Sunday, November 30, 2008

Practical Ecclesiology 5 - Accountability

Now let me speak for bit in defense of those who would call our little church “at risk.” 

First, I am entirely glad that our church is part of a denomination. Certainly there are dangers inherent in any sort of church polity or structure, and denominational structures are not immune from to those dangers. Nevertheless, I believe that the dangers of denominationalism are ultimately less worrisome than the dangers of a church going solo. “Independent” churches are sailing in dangerous waters – accountable to no one, disconnected both from the history of the Holy Spirit working through the ages and from the larger movement of the Spirit around the world at this point in time. If we are indeed the Body of Christ, then we had best be listening to some other parts of that body. If you saw a disattached hand that trying to crawl around on it's own, you would think that not just odd, but very very wrong. The church that tries to do the same with no attachment to the Church at all times in all places is just as perverse.

Second, I am glad that our denomination, the Evangelical Covenant Church, cares enough to watch for the condition of the churches that fall under the care and shepherding of the denomination. It is good that churches that are struggling in any number of ways should be identified and should be offered help. The Spirit works in ways that are both miraculous and ordinary. We may learn to forgive one another, or to humble ourselves in service to those who are ugly and hurting and wretched, or it may be in helping us to use our money and resources more wisely. Either way can be the examples of the God's Spirit in our midst. We should not spurn the help that God is sending us just because it doesn't look like the help we want.

We are not the only church that is in this group or process of evaluation. From what I understand, there are some other that are indeed literally on the verge of collapse, legally and/or financially. I believe it is good that someone is attempting to work with these churches to create a good outcome. More on that in a bit.

Third, the process of reflection, of looking at who we are, what we want, and where we want to go is always valuable. Let’s be clear about what gifts God has granted us. Then let us be clear about how we plan to use those gifts, as meager or as extravagant as they may be. And then let us be about the work given to us without apology that we are not doing some other work, but with joy that we are doing OUR work because we are confident that it is HIS work for us. 

Some of this process may involve recognizing our weaknesses, confronting brutal and harsh truths about gifts we have completely missed or misunderstood. This too is good. But let’s make sure again that these are indeed our gifts, our particular calling, according to the Word and the Spirit’s leading in our midst. Accountability should not mean that we are obligated to be in submission to studies, surveys, and theories that are founded on scientific method more than upon Biblical wisdom.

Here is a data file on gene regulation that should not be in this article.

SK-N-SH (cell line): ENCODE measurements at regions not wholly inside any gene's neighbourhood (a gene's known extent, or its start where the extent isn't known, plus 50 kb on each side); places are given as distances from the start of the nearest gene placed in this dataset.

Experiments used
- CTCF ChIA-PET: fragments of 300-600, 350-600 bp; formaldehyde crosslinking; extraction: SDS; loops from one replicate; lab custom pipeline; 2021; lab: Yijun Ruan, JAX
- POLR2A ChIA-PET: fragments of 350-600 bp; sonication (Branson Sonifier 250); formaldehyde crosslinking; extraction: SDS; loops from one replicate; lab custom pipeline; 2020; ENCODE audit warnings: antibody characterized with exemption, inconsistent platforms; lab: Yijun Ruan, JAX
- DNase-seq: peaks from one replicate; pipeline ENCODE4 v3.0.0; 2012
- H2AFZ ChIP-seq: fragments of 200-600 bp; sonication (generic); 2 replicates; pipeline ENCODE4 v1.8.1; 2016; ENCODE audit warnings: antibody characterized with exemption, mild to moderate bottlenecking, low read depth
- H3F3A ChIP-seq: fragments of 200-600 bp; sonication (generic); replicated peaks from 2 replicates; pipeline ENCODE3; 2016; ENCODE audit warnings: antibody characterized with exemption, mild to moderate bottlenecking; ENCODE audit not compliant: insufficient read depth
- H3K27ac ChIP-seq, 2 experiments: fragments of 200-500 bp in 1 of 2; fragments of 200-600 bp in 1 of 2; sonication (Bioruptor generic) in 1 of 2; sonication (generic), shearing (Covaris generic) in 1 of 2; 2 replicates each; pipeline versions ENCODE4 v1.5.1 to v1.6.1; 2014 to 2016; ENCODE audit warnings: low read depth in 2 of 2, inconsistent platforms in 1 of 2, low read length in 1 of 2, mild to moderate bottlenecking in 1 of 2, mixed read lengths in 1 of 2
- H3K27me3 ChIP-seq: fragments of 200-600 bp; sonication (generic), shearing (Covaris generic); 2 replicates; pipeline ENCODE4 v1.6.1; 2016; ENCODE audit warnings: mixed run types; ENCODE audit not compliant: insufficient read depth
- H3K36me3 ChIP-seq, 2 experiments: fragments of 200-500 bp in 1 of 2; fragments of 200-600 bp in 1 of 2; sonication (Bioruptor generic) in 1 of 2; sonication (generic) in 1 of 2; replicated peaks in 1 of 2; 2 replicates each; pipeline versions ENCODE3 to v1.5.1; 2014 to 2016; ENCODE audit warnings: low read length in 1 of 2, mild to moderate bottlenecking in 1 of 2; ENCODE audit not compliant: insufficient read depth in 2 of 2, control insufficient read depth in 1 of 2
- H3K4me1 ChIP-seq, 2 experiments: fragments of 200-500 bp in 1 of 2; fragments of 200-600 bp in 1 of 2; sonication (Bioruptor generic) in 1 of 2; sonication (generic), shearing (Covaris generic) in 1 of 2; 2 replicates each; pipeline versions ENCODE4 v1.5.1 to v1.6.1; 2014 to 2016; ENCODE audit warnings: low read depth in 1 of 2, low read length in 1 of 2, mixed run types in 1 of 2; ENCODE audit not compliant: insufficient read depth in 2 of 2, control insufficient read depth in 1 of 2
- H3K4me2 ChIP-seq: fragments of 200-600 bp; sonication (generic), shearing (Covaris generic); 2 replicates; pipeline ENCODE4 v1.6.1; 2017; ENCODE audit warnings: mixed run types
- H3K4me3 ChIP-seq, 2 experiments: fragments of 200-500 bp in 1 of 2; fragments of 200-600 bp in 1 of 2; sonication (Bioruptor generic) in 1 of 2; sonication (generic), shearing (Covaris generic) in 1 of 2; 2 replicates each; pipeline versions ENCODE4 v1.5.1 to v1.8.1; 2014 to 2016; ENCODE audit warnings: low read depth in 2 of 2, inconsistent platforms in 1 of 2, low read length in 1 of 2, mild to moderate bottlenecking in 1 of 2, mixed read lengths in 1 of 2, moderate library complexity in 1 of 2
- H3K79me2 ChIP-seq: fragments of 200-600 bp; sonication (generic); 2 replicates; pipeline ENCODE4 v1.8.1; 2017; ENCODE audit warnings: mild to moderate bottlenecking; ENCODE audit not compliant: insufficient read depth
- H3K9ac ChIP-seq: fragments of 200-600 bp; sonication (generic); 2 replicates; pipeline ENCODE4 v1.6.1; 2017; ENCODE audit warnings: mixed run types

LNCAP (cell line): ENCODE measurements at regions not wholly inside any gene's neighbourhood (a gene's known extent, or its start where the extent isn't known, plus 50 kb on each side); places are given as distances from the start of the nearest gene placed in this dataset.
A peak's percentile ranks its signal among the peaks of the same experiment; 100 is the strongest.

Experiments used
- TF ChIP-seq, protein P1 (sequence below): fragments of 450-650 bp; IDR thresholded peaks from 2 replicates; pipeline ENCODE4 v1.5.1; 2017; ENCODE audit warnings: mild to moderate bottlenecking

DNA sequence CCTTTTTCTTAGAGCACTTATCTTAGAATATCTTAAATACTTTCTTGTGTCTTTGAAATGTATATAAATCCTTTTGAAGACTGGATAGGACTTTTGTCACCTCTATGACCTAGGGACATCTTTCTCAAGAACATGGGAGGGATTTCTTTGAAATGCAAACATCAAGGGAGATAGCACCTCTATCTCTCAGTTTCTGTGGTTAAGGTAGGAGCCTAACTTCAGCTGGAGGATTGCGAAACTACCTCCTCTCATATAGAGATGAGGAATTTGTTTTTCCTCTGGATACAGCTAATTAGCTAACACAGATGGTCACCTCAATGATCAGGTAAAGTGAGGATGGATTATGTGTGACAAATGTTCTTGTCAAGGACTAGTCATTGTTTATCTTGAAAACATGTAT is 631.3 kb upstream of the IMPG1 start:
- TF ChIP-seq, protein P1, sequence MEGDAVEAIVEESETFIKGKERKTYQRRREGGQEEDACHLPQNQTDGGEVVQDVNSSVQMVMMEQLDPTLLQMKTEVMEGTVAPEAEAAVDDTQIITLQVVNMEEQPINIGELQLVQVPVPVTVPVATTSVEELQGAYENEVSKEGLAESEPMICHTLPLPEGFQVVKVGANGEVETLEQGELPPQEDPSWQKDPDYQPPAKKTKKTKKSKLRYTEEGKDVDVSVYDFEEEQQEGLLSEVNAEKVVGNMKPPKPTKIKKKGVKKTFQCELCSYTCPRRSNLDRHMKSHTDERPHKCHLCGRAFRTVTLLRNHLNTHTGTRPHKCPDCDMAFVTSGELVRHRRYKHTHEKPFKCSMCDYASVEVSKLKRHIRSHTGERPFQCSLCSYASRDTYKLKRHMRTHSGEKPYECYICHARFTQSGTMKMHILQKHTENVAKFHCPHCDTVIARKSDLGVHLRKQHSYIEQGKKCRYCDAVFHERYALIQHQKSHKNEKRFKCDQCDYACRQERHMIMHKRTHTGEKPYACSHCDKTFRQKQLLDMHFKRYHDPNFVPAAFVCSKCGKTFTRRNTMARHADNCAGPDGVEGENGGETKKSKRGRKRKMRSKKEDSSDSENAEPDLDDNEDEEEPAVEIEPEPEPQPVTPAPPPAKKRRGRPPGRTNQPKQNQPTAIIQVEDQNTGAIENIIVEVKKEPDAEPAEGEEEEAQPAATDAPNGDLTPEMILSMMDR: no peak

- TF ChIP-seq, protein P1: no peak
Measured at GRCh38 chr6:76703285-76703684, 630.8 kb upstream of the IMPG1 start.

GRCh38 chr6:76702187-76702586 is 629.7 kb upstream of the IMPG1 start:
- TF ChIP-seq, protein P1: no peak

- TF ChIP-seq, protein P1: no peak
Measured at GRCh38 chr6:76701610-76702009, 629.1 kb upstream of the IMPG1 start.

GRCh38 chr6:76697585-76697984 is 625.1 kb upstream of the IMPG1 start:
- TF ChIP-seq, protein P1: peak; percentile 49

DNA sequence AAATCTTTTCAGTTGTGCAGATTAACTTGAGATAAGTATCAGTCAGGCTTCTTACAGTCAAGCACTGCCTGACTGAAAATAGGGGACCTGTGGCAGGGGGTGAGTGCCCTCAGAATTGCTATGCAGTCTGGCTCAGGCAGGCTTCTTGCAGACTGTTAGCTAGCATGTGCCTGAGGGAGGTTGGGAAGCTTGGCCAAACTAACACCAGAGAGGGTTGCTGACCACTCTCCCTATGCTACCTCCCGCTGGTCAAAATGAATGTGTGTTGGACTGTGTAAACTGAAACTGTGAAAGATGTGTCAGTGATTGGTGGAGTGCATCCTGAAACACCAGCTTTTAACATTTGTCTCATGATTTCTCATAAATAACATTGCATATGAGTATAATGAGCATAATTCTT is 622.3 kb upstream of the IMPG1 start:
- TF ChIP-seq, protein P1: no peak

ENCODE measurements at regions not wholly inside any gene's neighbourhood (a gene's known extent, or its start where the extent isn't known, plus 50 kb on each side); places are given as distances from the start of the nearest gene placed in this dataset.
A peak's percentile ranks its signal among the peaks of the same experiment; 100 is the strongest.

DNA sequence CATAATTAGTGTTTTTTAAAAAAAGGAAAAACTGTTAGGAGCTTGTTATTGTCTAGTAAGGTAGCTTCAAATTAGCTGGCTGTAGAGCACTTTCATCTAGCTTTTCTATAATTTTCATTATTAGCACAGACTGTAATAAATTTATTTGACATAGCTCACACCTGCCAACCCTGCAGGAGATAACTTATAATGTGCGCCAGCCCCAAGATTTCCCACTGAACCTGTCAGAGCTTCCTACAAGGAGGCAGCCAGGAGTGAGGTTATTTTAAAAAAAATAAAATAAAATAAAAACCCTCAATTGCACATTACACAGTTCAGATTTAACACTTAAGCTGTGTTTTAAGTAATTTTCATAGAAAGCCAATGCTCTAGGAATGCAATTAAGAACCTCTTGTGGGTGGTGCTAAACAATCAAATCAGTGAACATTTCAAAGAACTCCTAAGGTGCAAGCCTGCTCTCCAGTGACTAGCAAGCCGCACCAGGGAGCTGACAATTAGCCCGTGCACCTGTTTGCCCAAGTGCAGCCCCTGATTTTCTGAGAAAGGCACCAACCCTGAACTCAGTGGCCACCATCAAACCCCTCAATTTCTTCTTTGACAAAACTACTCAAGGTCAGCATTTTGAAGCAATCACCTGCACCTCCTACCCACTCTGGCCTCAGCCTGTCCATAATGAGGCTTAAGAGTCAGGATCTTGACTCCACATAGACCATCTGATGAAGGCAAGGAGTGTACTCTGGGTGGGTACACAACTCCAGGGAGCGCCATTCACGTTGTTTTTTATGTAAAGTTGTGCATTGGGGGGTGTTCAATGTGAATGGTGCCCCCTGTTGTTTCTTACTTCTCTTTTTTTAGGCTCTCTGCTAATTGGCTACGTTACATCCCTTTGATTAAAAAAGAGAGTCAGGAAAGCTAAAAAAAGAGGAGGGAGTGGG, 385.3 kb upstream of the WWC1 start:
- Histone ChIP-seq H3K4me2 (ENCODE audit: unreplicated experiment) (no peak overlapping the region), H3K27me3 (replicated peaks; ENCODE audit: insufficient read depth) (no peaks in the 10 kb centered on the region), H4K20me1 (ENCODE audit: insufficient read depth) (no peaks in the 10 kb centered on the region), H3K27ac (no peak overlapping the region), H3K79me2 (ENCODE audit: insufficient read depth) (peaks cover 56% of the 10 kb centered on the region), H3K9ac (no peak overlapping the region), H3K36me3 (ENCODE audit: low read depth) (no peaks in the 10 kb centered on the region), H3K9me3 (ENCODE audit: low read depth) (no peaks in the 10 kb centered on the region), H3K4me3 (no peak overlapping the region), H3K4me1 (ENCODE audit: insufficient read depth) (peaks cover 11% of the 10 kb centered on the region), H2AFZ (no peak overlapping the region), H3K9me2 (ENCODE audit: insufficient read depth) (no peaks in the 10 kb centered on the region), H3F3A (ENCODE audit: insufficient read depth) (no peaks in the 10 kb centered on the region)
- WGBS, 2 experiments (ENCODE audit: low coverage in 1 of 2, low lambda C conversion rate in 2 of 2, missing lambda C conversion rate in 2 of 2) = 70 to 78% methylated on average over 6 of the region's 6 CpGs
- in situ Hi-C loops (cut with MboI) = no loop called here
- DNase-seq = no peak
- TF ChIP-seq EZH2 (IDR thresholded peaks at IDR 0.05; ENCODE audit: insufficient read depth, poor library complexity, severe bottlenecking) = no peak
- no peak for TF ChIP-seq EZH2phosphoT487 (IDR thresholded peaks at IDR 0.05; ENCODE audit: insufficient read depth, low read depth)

Fourth, I am confident that the motives of our denominational shepherds and staff are good and upright. I believe that they seek to serve the Lord faithfully, and to assist us in our calling. Therefore any discussions like the one I am carrying on here should assume the highest and best motives. I do not see here any attempt to force us either in or out or up or down. I see no ulterior motives involving power grabs, theft of money or property, or 

As I understand it, the purpose behind the At Risk identification process is really about helping churches that are close to death to plan their demise in such a way as to allow the principle of resurrection to rule their thinking and actions going forward. In other words, the ECC seeks to encourage those churches to recognize their position, and act in such a way that when the end comes, any assets remaining after the dissolution can be used to fund church planting projects. In this way, the death of a church will mean the birth of several other churches. This is both biblical and poetic. 

It is biblical because it seems to be a principle built into the fabric of the universe that everything requires death and resurrection. The seed dies to sprout into the plant. The plant dies to create soil to nourish the seed. The star dies to create the planets. And of course the GodMan dies to raise us all in Himself. There is a beauty and symmetry to it that we all recognize for it is a picture of the home we all long for.

I think this is ultimately a wise approach. I hope those who need it take advantage of it. I don’t think that’s us. I just happen to believe that we have more in common Peter than we have with Lazarus.

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